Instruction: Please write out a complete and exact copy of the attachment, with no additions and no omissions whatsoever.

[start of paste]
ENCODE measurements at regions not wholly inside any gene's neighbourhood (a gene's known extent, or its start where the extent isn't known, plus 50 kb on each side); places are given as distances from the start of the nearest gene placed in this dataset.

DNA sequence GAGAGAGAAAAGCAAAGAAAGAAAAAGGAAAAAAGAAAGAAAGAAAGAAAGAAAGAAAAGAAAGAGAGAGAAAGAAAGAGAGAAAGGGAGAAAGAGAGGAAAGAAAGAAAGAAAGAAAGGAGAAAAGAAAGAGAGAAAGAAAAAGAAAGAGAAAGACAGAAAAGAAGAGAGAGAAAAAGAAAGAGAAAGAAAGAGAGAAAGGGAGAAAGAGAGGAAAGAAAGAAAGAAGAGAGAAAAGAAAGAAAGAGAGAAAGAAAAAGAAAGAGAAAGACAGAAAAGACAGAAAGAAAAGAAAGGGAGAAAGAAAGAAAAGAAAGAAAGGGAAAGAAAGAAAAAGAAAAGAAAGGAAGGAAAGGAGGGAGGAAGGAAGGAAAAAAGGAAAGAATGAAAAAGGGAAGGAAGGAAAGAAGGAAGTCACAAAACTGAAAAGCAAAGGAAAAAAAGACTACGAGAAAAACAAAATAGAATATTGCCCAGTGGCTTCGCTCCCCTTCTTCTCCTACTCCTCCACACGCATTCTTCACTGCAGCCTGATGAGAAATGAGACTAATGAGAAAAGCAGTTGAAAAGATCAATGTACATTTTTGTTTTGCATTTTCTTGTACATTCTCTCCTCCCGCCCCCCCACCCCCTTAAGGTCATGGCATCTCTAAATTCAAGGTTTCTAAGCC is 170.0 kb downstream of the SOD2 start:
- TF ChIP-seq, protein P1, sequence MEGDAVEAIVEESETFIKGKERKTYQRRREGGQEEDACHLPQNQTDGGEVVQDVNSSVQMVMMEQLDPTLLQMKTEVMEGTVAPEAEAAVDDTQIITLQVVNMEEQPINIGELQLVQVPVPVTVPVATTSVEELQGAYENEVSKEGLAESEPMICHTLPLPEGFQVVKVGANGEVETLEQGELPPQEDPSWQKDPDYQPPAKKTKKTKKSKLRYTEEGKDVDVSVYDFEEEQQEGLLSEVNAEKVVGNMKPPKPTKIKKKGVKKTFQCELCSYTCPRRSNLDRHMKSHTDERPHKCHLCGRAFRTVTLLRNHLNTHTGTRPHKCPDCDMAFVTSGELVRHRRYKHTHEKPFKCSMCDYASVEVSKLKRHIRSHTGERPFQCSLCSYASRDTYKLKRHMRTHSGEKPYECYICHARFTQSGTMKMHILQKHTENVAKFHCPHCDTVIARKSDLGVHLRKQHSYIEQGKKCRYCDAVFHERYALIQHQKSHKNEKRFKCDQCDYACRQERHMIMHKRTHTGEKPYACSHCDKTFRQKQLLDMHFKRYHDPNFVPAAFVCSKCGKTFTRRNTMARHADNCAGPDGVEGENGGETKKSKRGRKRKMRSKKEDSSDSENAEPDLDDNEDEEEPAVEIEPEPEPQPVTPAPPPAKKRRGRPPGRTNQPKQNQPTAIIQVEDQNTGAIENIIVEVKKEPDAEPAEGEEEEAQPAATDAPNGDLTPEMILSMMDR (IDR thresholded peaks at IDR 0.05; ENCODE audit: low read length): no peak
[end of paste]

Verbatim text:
ENCODE measurements at regions not wholly inside any gene's neighbourhood (a gene's known extent, or its start where the extent isn't known, plus 50 kb on each side); places are given as distances from the start of the nearest gene placed in this dataset.

DNA sequence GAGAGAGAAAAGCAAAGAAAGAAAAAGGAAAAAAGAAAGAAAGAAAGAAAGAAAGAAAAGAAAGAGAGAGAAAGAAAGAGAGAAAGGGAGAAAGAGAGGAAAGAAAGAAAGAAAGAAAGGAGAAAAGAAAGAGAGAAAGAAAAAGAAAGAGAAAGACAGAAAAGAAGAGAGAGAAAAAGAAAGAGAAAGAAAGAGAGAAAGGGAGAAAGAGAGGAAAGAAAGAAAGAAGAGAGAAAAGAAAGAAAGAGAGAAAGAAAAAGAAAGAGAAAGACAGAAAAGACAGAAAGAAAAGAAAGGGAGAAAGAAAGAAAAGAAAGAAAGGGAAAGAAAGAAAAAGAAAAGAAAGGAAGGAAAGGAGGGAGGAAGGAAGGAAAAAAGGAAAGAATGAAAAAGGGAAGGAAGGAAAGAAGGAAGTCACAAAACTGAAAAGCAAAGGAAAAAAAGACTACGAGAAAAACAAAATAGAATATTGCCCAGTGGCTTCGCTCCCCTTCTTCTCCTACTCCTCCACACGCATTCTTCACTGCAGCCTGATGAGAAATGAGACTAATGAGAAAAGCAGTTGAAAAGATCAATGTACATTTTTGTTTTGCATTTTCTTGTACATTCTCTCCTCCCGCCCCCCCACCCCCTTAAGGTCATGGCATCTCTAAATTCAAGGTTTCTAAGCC is 170.0 kb downstream of the SOD2 start:
- TF ChIP-seq, protein P1, sequence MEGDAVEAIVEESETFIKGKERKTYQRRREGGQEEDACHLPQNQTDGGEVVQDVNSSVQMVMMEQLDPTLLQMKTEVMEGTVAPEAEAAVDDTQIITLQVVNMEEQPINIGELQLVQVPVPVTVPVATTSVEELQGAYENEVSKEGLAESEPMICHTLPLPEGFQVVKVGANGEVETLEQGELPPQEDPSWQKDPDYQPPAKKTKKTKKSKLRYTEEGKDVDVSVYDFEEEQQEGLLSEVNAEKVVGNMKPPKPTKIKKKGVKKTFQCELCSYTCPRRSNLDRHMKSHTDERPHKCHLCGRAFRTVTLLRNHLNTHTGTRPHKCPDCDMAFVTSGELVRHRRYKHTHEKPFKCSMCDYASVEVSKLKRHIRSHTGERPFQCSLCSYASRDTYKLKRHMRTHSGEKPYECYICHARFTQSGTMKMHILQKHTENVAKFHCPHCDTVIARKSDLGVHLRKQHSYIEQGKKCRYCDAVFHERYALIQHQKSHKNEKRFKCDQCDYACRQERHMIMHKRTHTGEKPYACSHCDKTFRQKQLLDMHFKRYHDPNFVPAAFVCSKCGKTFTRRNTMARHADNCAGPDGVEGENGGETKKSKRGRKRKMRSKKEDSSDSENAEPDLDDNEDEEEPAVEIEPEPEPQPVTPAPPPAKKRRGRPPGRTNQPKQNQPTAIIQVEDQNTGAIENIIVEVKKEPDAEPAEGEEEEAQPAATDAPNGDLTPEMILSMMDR (IDR thresholded peaks at IDR 0.05; ENCODE audit: low read length): no peak